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15.762J Supply Chain Planning (SMA 6305) (MIT) 15.762J Supply Chain Planning (SMA 6305) (MIT)

Description

15.762J focuses on effective supply chain strategies for companies that operate globally with emphasis on how to plan and integrate supply chain components into a coordinated system. Students are exposed to concepts and models important in supply chain planning with emphasis on key tradeoffs and phenomena. The course introduces and utilizes key tactics such as risk pooling and inventory placement, integrated planning and collaboration, and information sharing. Lectures, computer exercises, and case discussions introduce various models and methods for supply chain analysis and optimization. The class is recommended for Operations Management concentrators and is a first half-term subject. This course was also taught as part of the Singapore-MIT Alliance (SMA) programme as course number SMA 15.762J focuses on effective supply chain strategies for companies that operate globally with emphasis on how to plan and integrate supply chain components into a coordinated system. Students are exposed to concepts and models important in supply chain planning with emphasis on key tradeoffs and phenomena. The course introduces and utilizes key tactics such as risk pooling and inventory placement, integrated planning and collaboration, and information sharing. Lectures, computer exercises, and case discussions introduce various models and methods for supply chain analysis and optimization. The class is recommended for Operations Management concentrators and is a first half-term subject. This course was also taught as part of the Singapore-MIT Alliance (SMA) programme as course number SMA

Subjects

supply chain strategies | supply chain strategies | companies | companies | supply chain components | supply chain components | concepts and models | concepts and models | key tradeoffs and phenomena | key tradeoffs and phenomena | risk pooling and inventory placement | risk pooling and inventory placement | integrated planning and collaboration | integrated planning and collaboration | and information sharing | and information sharing | supply chain analysis and optimization | supply chain analysis and optimization | information sharing | information sharing | 15.762 | 15.762 | 1.273 | 1.273 | ESD.267 | ESD.267 | SMA 6305 | SMA 6305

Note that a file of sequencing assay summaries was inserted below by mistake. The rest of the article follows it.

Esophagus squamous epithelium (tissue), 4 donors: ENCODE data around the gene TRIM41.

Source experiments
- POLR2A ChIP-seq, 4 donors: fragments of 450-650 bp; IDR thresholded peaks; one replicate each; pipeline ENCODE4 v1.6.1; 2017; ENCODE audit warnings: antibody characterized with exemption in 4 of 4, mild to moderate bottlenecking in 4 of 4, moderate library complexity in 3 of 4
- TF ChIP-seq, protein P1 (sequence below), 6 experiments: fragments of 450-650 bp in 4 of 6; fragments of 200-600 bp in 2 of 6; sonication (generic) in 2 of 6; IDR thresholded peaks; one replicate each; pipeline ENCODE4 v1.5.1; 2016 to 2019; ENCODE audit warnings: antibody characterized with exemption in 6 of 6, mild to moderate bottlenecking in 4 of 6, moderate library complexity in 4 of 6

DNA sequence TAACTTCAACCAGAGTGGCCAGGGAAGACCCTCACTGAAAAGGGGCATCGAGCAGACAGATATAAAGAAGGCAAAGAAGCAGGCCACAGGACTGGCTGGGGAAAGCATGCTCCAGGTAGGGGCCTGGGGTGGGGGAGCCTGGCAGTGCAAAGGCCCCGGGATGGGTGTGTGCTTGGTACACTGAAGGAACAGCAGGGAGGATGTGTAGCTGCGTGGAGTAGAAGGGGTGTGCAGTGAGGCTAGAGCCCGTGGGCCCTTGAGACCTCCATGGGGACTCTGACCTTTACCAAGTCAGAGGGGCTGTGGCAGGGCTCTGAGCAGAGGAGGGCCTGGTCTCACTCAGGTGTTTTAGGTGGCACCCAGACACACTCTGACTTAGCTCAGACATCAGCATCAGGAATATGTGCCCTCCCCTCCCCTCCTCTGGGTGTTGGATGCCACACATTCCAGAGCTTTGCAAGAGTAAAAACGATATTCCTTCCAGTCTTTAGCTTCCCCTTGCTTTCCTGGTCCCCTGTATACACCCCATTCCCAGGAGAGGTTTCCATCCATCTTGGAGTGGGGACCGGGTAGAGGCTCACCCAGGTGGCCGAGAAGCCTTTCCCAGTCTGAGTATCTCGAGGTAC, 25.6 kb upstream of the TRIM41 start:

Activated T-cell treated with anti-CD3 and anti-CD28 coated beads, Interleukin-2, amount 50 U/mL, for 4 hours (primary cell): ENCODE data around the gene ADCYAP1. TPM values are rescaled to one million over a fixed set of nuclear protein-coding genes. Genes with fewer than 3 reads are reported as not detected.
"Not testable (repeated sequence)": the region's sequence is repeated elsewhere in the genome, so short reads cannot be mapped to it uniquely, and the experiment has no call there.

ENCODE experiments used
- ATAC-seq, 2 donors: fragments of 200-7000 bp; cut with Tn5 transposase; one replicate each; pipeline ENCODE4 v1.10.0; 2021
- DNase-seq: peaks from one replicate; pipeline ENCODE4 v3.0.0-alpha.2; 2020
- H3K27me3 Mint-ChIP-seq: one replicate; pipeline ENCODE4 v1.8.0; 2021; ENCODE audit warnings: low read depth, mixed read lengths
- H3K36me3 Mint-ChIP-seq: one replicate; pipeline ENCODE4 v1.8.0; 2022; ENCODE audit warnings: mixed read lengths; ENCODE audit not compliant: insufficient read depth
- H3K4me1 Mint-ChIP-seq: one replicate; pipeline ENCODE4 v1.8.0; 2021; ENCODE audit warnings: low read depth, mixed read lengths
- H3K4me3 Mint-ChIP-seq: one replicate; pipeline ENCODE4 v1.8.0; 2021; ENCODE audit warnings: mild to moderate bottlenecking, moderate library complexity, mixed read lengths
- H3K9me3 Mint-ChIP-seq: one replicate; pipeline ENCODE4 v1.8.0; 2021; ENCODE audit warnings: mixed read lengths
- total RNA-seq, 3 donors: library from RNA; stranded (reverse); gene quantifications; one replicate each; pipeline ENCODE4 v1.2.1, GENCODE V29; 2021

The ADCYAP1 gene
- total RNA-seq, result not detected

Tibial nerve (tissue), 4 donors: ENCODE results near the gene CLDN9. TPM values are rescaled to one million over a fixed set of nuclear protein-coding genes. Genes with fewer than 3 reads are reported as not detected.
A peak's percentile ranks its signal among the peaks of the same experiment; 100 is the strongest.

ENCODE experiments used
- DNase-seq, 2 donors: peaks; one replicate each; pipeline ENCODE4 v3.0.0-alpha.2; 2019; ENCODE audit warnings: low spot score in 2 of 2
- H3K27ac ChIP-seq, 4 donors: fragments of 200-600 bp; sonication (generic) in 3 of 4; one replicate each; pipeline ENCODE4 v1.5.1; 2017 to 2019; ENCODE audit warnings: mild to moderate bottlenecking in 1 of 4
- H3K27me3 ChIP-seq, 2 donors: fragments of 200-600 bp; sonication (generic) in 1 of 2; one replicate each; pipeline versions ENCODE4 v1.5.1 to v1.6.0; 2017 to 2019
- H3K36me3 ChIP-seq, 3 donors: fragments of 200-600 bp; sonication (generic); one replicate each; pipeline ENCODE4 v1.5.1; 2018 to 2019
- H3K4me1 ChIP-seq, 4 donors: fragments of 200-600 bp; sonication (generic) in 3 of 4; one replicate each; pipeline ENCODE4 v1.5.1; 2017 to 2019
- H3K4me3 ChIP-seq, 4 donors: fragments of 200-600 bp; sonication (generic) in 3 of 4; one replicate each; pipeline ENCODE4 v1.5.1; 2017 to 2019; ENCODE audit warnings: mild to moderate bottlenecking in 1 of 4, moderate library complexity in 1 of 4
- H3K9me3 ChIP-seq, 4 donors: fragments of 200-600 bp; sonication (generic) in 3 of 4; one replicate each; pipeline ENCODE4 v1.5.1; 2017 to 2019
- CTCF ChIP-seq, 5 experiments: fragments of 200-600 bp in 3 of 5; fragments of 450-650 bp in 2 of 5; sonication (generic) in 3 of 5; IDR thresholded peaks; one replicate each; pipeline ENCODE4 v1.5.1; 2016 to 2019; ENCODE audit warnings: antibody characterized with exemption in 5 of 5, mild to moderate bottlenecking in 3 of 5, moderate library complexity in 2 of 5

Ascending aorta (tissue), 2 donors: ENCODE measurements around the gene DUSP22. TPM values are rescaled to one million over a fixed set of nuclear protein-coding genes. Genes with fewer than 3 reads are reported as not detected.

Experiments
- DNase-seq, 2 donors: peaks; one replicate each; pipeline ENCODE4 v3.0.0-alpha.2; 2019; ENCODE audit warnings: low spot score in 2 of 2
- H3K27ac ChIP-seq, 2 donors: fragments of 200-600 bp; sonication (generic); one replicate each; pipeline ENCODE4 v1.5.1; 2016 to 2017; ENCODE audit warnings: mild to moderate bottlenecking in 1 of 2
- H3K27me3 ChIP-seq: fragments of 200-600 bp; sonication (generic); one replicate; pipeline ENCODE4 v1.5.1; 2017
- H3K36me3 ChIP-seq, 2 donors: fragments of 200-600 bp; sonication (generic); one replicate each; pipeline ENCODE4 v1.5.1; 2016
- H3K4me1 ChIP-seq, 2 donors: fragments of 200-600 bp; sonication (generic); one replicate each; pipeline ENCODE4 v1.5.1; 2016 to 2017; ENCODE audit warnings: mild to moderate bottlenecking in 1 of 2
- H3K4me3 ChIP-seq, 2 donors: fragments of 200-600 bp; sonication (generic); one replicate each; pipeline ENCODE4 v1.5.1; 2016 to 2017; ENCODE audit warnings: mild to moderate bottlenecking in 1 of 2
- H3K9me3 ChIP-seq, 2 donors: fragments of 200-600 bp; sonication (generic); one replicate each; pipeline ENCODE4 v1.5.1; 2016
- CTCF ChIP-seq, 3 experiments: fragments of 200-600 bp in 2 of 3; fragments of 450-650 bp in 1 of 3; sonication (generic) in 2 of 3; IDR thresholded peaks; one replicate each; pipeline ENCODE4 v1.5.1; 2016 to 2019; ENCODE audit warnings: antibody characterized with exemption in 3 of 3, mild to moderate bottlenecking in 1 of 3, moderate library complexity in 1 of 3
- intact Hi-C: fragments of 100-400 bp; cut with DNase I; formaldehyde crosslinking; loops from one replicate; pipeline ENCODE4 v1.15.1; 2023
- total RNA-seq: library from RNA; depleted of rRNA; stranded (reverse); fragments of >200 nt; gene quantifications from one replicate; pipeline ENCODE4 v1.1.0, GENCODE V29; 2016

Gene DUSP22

License

Content within individual OCW courses is (c) by the individual authors unless otherwise noted. MIT OpenCourseWare materials are licensed by the Massachusetts Institute of Technology under a Creative Commons License (Attribution-NonCommercial-ShareAlike). For further information see http://ocw.mit.edu/terms/index.htm

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A numbers game: counting refugees and international burden-sharing

Description

Public Seminar Series, Hilary term 2013. Seminar by dr Alice Edwards (UNHCR) recorded on 13 February 2013 at the Oxford Department of International Development, University of Oxford. The United Nations Refugee Convention recognises that the problem of refugees is inherently international and cannot be solved by a single State alone. Yet achieving international cooperation, or even achieving consensus on what this means, has had a long and chequered history. This lecture will examine the many ways in which a focus on asylum statistics has impacted on the international protection regime for refugees, and what needs to be done about it. Wales; http://creativecommons.org/licenses/by-nc-sa/2.0/uk/

Subjects

international burden-sharing | refugee numbers | international burden-sharing | refugee numbers

License

http://creativecommons.org/licenses/by-nc-sa/2.0/uk/

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s Gold in Digital Social Research?

Description

Christine Borgman's Keynote talk from the OII Symposium "Social Science and Digital Research: Interdisciplinary Insights", March 2012. This is a Keynote talk from the Oxford Internet Institute's Symposium "Social Science and Digital Research: Interdisciplinary Insights", held in Oxford on 12 March 2012. Data sharing has become a core tenet of science policy in the UK, the US, and elsewhere. Among the rationales for sharing data is improving the ability to reproduce or to replicate research. Reproducibility is an oft-stated "gold standard" for science, yet it is a problematic rationale for sharing research data. Sociologists of science have described the difficulties of verifying, let alone reproducing, scientific results, since the 1970s. While most sciences are experiencing a data Wales; http://creativecommons.org/licenses/by-nc-sa/2.0/uk/

Subjects